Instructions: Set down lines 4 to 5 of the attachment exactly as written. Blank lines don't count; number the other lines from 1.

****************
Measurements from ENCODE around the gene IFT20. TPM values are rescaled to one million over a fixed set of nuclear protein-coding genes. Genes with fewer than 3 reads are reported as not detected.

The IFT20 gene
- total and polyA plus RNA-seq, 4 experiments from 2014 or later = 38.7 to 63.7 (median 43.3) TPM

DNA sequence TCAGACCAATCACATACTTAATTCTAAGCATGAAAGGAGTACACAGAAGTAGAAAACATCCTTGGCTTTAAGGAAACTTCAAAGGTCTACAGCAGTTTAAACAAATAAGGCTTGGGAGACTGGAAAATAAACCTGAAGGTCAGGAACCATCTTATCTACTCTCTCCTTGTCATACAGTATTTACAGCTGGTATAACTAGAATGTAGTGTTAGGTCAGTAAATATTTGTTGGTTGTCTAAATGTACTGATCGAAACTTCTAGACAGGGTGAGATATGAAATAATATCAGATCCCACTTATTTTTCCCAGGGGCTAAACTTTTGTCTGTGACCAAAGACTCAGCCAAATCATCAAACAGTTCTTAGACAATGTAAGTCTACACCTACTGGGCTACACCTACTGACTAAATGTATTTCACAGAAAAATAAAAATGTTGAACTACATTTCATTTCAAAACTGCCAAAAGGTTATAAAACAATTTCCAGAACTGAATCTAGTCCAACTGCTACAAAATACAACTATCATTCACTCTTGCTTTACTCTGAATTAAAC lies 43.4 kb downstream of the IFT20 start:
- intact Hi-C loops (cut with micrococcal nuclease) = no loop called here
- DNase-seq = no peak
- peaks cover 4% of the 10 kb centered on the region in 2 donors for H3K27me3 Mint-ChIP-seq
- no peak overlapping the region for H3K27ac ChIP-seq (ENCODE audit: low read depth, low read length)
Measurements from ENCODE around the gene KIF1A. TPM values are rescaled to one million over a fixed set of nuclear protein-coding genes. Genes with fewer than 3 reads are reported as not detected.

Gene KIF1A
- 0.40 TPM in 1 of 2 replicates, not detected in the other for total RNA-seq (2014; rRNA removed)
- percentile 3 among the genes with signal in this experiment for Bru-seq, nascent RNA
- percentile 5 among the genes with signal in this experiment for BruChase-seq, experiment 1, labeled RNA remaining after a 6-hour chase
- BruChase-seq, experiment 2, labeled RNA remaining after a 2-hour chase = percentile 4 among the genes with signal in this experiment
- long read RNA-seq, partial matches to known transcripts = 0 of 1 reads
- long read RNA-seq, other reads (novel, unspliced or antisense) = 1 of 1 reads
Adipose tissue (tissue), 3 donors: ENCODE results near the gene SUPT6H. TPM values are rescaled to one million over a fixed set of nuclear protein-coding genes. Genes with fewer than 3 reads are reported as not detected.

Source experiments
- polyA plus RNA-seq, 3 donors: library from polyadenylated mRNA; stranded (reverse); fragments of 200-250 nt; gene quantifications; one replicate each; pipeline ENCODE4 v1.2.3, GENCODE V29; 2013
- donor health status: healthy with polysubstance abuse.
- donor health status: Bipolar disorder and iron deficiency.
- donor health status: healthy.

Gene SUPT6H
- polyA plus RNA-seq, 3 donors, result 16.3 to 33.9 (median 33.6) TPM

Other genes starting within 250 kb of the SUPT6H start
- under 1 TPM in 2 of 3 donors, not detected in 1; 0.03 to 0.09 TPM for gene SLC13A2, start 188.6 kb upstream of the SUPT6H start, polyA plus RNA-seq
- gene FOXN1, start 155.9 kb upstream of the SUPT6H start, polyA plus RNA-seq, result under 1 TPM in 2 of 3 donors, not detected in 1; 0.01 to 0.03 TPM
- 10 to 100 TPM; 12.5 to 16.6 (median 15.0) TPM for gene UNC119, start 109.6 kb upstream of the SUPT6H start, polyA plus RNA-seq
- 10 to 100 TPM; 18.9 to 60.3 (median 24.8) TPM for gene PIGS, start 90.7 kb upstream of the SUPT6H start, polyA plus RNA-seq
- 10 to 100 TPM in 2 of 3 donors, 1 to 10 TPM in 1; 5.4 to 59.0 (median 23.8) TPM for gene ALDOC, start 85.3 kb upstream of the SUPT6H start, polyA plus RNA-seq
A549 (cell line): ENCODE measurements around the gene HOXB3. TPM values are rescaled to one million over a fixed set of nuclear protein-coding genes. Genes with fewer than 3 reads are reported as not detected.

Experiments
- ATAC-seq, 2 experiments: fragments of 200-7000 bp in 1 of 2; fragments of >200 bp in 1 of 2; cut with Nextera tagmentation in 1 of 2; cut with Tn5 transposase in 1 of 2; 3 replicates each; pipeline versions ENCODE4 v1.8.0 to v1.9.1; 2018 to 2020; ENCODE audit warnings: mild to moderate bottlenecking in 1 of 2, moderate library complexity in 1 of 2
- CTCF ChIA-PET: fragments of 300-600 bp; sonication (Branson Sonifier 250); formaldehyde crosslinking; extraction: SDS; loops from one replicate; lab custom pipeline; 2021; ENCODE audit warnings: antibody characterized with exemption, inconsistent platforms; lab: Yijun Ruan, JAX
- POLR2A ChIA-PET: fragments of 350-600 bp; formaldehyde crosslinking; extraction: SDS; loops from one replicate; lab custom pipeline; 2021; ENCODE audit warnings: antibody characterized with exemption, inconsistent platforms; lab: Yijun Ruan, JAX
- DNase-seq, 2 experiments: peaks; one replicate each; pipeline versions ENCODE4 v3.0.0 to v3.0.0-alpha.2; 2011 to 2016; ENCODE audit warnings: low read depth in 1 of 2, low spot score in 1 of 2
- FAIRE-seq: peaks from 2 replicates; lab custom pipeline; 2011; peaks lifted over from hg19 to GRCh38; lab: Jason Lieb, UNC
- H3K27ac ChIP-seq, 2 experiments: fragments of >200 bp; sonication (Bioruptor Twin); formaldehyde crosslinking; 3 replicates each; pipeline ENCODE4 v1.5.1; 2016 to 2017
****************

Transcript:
DNA sequence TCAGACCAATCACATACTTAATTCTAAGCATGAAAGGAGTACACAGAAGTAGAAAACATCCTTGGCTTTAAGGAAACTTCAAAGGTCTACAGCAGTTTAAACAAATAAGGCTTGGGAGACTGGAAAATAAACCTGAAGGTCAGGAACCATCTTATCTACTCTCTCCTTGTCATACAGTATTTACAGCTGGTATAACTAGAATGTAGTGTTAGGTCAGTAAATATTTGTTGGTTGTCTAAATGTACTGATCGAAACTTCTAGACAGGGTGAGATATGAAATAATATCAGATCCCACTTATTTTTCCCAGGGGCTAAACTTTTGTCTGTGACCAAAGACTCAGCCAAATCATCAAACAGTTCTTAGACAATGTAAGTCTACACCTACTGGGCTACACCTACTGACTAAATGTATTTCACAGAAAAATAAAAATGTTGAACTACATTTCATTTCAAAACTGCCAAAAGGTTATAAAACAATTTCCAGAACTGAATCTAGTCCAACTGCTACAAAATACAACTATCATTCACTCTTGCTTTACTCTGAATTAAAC lies 43.4 kb downstream of the IFT20 start:
- intact Hi-C loops (cut with micrococcal nuclease) = no loop called here